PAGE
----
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Florida State Workers Have No Safety Rules

Public-sector workers in Florida have no workplace safety\r\nstandards or enforcement until at least March 2001 because of the elimination of the Division of Safety.

Public-sector workers in Florida have no workplace safety standards or enforcement until at least March 2001 because Gov. Jeb Bush eliminated the Division of Safety in a reorganization bill passed by the Republican-controlled legislature.

The sunset provision was contained in S. 230, a bill that was signed into law June 8, 1999.

Despite last minute maneuvering in the 2000 legislative session, which ended May 5, language reauthorizing the safety agency was not approved.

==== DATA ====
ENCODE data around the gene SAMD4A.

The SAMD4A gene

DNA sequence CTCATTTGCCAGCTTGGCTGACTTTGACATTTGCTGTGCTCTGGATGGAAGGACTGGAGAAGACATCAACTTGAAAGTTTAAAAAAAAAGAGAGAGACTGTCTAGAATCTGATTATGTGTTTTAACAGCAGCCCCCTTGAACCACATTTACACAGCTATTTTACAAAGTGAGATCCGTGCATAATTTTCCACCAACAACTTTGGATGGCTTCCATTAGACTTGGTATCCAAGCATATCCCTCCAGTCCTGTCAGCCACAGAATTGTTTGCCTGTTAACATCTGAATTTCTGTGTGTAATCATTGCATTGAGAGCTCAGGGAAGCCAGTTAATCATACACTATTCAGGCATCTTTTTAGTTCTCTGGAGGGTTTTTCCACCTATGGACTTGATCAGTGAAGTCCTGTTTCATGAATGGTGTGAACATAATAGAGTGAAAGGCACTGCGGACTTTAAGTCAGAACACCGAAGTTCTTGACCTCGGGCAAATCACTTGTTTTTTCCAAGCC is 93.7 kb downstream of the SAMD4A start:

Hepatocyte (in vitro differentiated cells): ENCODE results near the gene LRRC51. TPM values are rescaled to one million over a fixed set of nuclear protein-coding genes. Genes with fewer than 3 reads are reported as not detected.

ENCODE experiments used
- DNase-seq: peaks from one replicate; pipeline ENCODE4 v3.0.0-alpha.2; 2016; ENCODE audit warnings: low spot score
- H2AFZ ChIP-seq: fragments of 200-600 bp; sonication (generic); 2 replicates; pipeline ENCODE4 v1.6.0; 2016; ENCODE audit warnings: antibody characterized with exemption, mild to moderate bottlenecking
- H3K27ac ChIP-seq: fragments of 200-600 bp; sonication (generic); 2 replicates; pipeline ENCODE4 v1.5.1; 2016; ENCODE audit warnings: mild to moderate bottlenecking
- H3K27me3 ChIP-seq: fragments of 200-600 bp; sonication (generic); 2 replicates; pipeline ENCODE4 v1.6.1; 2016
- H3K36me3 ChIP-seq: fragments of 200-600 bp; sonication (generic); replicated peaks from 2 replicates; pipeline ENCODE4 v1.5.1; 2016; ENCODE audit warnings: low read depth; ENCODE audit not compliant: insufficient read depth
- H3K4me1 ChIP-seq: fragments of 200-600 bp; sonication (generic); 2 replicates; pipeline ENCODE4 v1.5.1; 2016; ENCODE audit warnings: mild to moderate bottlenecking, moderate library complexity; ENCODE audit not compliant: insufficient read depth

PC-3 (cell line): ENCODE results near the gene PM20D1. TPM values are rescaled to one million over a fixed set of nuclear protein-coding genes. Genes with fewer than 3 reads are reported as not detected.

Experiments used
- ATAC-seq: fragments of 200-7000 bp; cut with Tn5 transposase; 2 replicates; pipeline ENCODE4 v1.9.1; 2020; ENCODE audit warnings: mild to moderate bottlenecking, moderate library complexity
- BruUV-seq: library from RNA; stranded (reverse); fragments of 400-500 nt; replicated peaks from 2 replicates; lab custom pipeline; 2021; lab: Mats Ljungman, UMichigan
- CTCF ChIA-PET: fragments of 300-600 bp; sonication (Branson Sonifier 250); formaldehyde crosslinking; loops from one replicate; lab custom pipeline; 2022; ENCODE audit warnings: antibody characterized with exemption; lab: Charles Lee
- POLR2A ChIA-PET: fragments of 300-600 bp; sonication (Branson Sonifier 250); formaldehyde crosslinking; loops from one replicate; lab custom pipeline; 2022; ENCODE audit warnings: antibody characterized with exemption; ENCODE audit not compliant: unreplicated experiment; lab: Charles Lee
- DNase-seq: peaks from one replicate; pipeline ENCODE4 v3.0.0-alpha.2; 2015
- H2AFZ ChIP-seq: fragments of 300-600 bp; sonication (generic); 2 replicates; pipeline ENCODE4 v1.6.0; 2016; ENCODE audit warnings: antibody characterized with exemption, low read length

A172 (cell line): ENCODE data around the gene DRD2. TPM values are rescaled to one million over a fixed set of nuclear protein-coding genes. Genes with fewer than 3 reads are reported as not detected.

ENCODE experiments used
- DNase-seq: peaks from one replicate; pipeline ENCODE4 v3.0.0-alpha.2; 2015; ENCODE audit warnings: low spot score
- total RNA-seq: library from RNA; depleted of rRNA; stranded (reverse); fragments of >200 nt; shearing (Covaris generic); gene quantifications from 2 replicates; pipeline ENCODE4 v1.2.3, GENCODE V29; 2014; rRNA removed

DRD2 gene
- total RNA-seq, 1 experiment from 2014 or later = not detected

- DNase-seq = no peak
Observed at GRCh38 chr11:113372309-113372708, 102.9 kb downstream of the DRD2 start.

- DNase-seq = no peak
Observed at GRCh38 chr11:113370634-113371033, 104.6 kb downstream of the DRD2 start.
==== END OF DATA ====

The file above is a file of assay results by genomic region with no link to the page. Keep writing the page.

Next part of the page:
A bill that would have transferred the responsibilities of the Safety Division to the Division of Workers'' Compensation also died in the session.

Florida''s Legislature will not reconvene until March 2001.

The private-sector safety program, which was eliminated, will resume Sept. 30 under the auspices of the University of South Florida in Tampa, using $1.5 million in federal OSHA funds that previously had gone to the Division of Safety.

The program provides free consultation, including work site evaluation and training, to small employers.

The program has hired 13 staff members trained in either industrial hygiene or safety, all of whom are former Division of Safety employees, according to the university.

What about the public-sector employees? Jeanette Wynn, president of the American Federation of State, County and Municipal Employees in Florida, said the union is concerned about the lack of standards and any kind of effort for employees.

"There''s no recourse for our employees other than contract language. Our employees are out in the cold," said Wynn.

by Virginia Sutcliffe

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